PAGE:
You can be excused for missing this story, since I can’t find a single article in the mainstream press about it. (I certainly missed it!) I can’t even find a conservative Christian rant on the subject, which is pretty amazing really. Guest Post: Air Force Adds Asatru and Heathen to Religious Preference List.
I used to cover minority religions quite a bit on this blog, because I think it says a lot about how the country views “the other.” (Icht Bien Ein Auslander!) The last time I covered the topic regularly was a few years back when the Wiccans were suing the Department of Veterans Affairs for the right to have the pentacle placed on grave markers and on cenotaphs. Well, that seems like it wasn’t the end of the story.
It seems that none of the regular services would recognize Asatru or Heathen members. As of July 29, 2014, the US Air Force does recognize them. And the amazing thing is, they were able to move that mountain without resorting to a law suit. (The Humanists had just sued the Air Force – and won.)
The Army, Navy, Marines and Coast Guard still do not recognize Asatru. The VA apparently already recognizes Heathen beliefs, as the Hammer of Thor (the most-used symbol) is available to be ordered on a grave marker.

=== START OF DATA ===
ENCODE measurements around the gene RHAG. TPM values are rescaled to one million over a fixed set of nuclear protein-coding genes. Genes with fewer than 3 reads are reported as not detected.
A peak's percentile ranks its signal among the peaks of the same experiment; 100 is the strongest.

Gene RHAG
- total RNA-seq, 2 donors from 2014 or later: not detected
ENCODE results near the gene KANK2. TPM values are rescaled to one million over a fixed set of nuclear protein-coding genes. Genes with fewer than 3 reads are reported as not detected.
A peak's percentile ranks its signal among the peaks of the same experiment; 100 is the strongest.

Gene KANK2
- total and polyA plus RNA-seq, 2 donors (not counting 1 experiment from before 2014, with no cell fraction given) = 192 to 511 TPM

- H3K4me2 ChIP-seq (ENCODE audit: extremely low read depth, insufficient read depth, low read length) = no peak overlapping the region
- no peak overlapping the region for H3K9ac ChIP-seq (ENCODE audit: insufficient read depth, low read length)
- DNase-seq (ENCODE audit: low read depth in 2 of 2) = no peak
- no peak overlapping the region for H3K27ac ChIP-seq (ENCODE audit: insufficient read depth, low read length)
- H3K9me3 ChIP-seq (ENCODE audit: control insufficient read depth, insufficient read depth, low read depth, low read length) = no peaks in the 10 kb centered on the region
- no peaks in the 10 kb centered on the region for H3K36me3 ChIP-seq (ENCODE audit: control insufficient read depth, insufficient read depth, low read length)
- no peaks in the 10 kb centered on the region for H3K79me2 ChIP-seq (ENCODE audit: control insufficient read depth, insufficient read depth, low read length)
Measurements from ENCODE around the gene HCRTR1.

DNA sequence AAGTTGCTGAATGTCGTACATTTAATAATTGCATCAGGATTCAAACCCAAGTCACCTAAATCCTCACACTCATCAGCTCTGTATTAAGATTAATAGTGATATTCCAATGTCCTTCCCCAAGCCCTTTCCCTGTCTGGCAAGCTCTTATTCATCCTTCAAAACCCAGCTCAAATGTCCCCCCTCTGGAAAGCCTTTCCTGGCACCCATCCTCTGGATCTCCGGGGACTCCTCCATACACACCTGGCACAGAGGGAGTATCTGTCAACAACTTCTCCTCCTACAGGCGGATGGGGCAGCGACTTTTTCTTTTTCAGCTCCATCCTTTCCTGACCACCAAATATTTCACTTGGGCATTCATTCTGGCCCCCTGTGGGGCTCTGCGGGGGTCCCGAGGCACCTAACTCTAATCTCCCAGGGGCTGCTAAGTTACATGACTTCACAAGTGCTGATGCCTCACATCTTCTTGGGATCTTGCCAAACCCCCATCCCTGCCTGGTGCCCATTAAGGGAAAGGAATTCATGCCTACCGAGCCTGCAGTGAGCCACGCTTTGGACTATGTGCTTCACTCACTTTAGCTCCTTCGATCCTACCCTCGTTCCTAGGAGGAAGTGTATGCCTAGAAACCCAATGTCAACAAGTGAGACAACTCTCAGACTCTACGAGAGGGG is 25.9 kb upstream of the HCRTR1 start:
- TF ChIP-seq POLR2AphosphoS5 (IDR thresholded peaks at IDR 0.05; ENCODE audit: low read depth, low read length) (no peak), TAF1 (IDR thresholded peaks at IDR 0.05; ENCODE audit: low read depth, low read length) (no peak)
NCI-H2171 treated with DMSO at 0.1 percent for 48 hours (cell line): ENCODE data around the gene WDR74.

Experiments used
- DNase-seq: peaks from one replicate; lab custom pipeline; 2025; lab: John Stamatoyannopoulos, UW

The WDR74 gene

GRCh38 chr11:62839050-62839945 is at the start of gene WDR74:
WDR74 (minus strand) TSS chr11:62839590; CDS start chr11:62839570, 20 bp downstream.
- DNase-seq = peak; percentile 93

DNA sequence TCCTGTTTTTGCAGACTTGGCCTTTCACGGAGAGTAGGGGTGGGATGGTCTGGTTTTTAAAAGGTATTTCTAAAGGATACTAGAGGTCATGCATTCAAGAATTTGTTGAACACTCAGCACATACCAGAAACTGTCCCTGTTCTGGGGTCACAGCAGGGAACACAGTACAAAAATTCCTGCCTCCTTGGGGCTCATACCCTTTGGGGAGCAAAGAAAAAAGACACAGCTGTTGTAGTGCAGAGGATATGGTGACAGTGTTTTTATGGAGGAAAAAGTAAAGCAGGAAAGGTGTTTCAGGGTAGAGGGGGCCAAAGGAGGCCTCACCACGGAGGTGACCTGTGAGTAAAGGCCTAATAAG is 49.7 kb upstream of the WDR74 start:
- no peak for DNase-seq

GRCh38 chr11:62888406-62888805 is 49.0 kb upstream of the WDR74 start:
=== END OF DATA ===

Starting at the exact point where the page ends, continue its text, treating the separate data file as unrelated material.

The Air Force has been sued in recent years for making cadets attend Christian programs. Then they got beat up by the Christians when they designated an area for the Wiccans and other nature religions. (The Asatruar will have to speak for themselves, but my understanding is that although a lot of ceremonies happen outdoors, they do not practice a nature religion.)
Religious Freedom is supposed to be a cornerstone of our republic. But a lot of people only want that freedom for themselves and their friends. (They like to discount things like The Treaty of Tripoli – and in particular article 11 of that treaty – which was negotiated under George Washington’s administration, and sent to the Senate by John Adams’ administration. It was ratified by the Senate on the tenth of June 1797.)
If you don’t support freedom of speech for everyone, even the people who upset you, then you don’t support free speech. If you don’t support freedom of religion for all religions, then who is it that you want to suppress?
In an interesting coincidence, there is an article in Der Spiegle about why Germany has been (and remains) utterly incapable of prosecuting Nazi war criminals.
According to historian Andreas Eichmüller, of the 6,500 members of the SS who served in Auschwitz and survived the war, only 29 were convicted in West Germany and reunified Germany, while about 20 were convicted in East Germany.
How you treat people who are not exactly like you, matters. Maybe more than you think.